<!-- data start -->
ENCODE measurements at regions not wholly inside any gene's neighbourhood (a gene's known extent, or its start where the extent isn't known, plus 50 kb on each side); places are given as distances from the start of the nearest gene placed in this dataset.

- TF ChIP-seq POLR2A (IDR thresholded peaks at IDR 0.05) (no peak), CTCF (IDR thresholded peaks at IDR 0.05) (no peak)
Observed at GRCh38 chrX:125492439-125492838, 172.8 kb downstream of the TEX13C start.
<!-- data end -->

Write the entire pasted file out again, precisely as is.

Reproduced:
ENCODE measurements at regions not wholly inside any gene's neighbourhood (a gene's known extent, or its start where the extent isn't known, plus 50 kb on each side); places are given as distances from the start of the nearest gene placed in this dataset.

- TF ChIP-seq POLR2A (IDR thresholded peaks at IDR 0.05) (no peak), CTCF (IDR thresholded peaks at IDR 0.05) (no peak)
Observed at GRCh38 chrX:125492439-125492838, 172.8 kb downstream of the TEX13C start.